Waiting for My Life (Magill's Literary Annual 1982)
In Waiting for My Life, her fourth volume of poems, Linda Pastan demonstrates with uncommon artistry the rich literary possibilities of the commonplace—ordinary situations, everyday experiences. Although much of her life is already gone, as are the children she has reared, the speaker in these poems is still waiting for her life to happen. Pastan renders the different aspects of this experience superbly. She writes about sorting through one’s dreams and speculating on their nature, their feel (“Dreams”); about reading to a child (“McGuffey’s First Eclectic Reader”); about the experience, as an adult, of being taught something by a child (“The Vanishing Point”). There are poems about seeing a child off to school, or to a job (“Helen Bids Farewell to Her Daughter Hermione”); about the fear that a child will come to harm; about resentment felt when departed children do not write or call. She writes about returning to familiar surroundings after an absence (“Returning”); about imagining the rest of one’s life (“Widow’s Walk, Somewhere Inland”). The titles of many poems suggest the everyday experiences and situations that occasioned them: “Letter to a Son at Exam Time,” “By the Mailbox,” “Meditation by the Stove,” “Weather Forecast.”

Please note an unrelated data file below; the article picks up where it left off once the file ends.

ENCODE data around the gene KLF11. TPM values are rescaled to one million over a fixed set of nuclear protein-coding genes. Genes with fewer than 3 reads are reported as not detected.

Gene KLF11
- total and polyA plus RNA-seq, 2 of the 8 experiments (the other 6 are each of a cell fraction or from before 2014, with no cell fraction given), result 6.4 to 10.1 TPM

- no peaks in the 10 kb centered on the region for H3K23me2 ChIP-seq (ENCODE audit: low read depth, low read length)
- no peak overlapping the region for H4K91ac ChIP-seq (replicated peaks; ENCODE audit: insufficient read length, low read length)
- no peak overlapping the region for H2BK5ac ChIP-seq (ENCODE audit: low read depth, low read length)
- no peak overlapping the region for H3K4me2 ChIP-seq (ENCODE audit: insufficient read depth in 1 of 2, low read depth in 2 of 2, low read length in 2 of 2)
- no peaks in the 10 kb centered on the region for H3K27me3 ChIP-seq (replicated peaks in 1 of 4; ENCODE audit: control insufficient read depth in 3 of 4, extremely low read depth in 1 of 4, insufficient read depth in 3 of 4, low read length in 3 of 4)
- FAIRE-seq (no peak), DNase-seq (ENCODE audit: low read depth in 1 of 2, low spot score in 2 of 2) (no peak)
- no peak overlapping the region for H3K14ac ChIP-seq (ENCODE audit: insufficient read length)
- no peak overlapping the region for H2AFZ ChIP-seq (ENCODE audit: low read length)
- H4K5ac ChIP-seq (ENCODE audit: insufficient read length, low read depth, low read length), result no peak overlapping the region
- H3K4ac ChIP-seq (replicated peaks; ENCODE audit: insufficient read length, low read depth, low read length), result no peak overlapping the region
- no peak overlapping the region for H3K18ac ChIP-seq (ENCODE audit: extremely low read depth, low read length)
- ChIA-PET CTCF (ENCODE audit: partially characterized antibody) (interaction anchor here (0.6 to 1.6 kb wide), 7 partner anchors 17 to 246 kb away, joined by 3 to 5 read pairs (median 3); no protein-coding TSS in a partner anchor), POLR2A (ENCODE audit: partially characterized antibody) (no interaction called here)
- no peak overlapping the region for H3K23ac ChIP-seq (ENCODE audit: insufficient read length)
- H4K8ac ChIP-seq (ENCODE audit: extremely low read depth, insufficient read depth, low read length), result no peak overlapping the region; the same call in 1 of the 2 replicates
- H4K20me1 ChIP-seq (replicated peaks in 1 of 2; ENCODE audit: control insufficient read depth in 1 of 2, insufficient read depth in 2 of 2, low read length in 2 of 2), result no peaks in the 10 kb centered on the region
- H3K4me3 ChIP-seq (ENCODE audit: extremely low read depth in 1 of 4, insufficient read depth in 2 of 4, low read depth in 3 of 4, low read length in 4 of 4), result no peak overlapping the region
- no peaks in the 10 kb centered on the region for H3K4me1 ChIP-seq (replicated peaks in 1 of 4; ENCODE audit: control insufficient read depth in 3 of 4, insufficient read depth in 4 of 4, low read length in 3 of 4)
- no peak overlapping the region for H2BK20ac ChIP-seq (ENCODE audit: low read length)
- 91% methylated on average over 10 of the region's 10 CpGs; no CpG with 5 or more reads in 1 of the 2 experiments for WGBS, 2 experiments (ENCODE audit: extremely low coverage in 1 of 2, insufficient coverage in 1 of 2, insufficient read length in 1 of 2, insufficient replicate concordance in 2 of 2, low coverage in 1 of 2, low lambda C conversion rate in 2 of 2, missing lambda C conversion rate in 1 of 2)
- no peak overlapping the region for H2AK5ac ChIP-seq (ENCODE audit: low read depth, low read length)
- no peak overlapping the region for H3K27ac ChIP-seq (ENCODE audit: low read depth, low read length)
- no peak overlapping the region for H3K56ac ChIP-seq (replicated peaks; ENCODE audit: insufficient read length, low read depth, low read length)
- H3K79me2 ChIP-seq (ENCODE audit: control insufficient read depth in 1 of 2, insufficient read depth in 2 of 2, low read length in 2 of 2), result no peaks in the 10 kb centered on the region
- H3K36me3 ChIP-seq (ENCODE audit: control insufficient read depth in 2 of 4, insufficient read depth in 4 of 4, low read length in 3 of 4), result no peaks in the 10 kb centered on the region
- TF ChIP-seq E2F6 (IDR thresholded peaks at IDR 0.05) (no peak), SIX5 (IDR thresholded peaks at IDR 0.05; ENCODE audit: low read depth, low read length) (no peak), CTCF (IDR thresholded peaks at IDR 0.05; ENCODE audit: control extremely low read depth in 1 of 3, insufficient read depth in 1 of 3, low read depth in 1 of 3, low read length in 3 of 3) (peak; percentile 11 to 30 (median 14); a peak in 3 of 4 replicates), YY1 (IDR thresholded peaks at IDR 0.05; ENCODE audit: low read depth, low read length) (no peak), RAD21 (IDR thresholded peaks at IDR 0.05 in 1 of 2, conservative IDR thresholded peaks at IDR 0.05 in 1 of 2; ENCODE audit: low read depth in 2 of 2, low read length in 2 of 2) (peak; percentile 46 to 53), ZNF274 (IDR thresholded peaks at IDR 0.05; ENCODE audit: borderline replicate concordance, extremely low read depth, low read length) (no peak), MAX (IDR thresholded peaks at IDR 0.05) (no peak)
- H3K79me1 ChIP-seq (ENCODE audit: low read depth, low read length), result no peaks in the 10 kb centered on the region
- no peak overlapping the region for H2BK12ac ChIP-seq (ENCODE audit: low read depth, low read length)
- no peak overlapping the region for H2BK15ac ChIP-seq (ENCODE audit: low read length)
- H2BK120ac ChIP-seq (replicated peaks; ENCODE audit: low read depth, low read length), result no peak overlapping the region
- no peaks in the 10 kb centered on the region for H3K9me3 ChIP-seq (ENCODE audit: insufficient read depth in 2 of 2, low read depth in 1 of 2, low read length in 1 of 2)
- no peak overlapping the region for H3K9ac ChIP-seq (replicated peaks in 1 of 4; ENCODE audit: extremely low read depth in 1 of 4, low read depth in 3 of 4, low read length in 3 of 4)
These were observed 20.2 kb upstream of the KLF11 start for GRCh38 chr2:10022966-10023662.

The titles alone do not suggest what Pastan makes of these ordinary...
(The entire section is 1900 words.)
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